Who ultimately is L.M. Montgomery, and why was there such an obsession with secrecy, hiding, and encoding in her life and fiction? Delving into the hidden life of Canada's most enigmatic writer, The Intimate Life of L.M. Montgomery answers these questions. The eleven essays illuminate Montgomery's personal writings and photographic self-portraits and probe the ways in which she actively shaped her life as a work of art. This is the first book to investigate Montgomery's personal writings, which filled thousands of pages in journals and a memoir, correspondence, scrapbooks, and photography. Using theories of autobiography and life writing, the essays probe the author's flair for the dramatic and her exuberance in costuming, while also exploring the personal facts behind some of her fiction, including the beloved Anne of Green Gables. Focussing on topics such as sexuality, depression, marriage, aging, illness, and writing, the essays strip away the layers of art and artifice that disguised Montgomery's most intensely guarded secrets, including details of her affair with Herman Leard, her marriage with Ewen Macdonald, and her friendships with Nora Lefurgey and Isabel Anderson. The book also includes rare photographs taken by Montgomery and others, many of which have not previously appeared in print. One of the highlights of The Intimate Life of L.M. Montgomery is the inclusion of a secret diary that Montgomery wrote with Lefurgey in 1903. This hilarious document is a rare find, for Montgomery's teasing banter presents us with a new voice that is distinct from the sombre tone of her journals. Published here for the first time, more than 100 years after its composition, this diary is virtually unknown to readers and scholars and is a welcome addition to the literature on this important figure. This volume fills in many of the blanks surrounding Montgomery's personal life. Engaging and erudite, it is a boon for scholars and Montgomery fans alike.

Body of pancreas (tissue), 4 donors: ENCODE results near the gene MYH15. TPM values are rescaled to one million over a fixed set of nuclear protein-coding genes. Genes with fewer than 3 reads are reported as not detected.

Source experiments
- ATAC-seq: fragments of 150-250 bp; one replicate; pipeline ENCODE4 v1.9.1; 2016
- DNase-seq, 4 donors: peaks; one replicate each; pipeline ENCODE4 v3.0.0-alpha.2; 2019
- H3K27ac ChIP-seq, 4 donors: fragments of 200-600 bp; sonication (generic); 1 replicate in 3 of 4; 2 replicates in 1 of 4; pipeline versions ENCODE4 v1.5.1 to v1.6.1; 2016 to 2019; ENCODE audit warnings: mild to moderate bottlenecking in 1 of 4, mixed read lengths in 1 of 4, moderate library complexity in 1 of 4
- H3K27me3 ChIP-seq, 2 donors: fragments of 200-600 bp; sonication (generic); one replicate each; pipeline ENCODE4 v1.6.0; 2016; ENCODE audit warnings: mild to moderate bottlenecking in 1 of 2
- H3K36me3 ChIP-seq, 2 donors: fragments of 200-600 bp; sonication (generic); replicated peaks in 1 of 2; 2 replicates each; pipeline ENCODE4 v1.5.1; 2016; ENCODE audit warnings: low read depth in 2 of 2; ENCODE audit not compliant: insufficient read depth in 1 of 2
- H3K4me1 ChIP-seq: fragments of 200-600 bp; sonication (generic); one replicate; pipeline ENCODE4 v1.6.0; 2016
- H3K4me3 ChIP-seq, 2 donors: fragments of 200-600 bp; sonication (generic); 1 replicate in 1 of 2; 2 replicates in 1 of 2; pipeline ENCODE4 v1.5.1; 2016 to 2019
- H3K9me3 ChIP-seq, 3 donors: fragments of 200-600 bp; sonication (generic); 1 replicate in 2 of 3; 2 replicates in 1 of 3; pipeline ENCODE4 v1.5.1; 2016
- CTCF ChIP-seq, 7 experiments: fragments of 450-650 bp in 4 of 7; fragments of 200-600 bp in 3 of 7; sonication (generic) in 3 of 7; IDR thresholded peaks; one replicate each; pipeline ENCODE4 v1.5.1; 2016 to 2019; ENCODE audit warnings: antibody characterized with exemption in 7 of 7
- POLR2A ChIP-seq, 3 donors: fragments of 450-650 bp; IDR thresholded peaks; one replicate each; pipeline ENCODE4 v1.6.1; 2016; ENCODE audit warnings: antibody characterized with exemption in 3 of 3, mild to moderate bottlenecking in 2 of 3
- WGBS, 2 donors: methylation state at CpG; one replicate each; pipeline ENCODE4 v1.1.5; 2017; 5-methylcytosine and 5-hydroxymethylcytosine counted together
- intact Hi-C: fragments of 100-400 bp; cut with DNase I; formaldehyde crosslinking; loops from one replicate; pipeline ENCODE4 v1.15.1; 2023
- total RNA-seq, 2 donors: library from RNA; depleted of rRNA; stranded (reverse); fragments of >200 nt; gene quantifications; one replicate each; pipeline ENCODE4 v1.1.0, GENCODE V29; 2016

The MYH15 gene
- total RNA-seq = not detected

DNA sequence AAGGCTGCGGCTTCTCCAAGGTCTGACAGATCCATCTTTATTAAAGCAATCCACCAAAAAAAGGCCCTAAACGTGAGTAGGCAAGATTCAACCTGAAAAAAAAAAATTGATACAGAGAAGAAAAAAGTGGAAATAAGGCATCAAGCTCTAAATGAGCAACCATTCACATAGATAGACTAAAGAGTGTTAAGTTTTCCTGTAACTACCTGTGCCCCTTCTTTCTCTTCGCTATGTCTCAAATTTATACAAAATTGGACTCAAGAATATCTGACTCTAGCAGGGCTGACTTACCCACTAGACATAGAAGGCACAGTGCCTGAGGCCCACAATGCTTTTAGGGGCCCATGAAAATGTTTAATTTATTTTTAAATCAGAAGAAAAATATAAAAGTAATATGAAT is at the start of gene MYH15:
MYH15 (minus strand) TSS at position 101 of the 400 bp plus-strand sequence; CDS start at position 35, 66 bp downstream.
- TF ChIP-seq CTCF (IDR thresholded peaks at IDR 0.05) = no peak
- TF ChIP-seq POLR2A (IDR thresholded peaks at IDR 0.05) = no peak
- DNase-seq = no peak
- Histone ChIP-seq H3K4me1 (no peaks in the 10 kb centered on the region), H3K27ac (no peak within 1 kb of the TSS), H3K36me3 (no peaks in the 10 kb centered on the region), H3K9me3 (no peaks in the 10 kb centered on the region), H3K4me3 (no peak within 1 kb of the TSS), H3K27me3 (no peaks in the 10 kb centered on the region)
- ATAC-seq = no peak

Mary Henley Rubio has spent over two decades researching Montgomery’s life, and has put together a comprehensive and penetrating picture of this Canadian literary icon, all set in rich social context. Extensive interviews with people who knew Montgomery – her son, maids, friends, relatives, all now deceased – are only part of the material gathered in a journey to understand Montgomery that took Rubio to Poland and the highlands of Scotland. From Montgomery’s apparently idyllic childhood in Prince Edward Island to her passion-filled adolescence and young adulthood, to her legal fights as world-famous author, to her shattering experiences with motherhood and as wife to a deeply troubled man, this fascinating, intimate narrative of her life will engage and delight. From the Hardcover edition.
This book collects a majority of Montgomery's early and non-fiction publications across a variety of forms and places them in the context of her career and the narrative strategies of women authors in the nineteenth and early twentieth centuries.
Presents the life and career of the Canadian author who wrote "Anne of Green Gables."
One of a series of simplified educational editions written for learners of English as a foreign language.
Anne, an eleven-year-old orphan, is sent by mistake to live with a lonely, middle-aged brother and sister on a Prince Edward Island farm and proceeds to make an indelible impression on everyone around her.
Marilla and Matthew Cuthbert had planned to adopt a boy to help out around Green Gables farm. But waiting for Matthew at the train station is freckle-faced, red-headed Anne Shirley -- a talkative eleven-year-old orphan with a heart full of dreams and a desperate longing for a home. From the minute Anne sets foot in Matthew's buggy, Green Gables will never be the same! Discover one of the most delightful, irrepressible young heroines of all time in L. M. Montgomery's classic novel.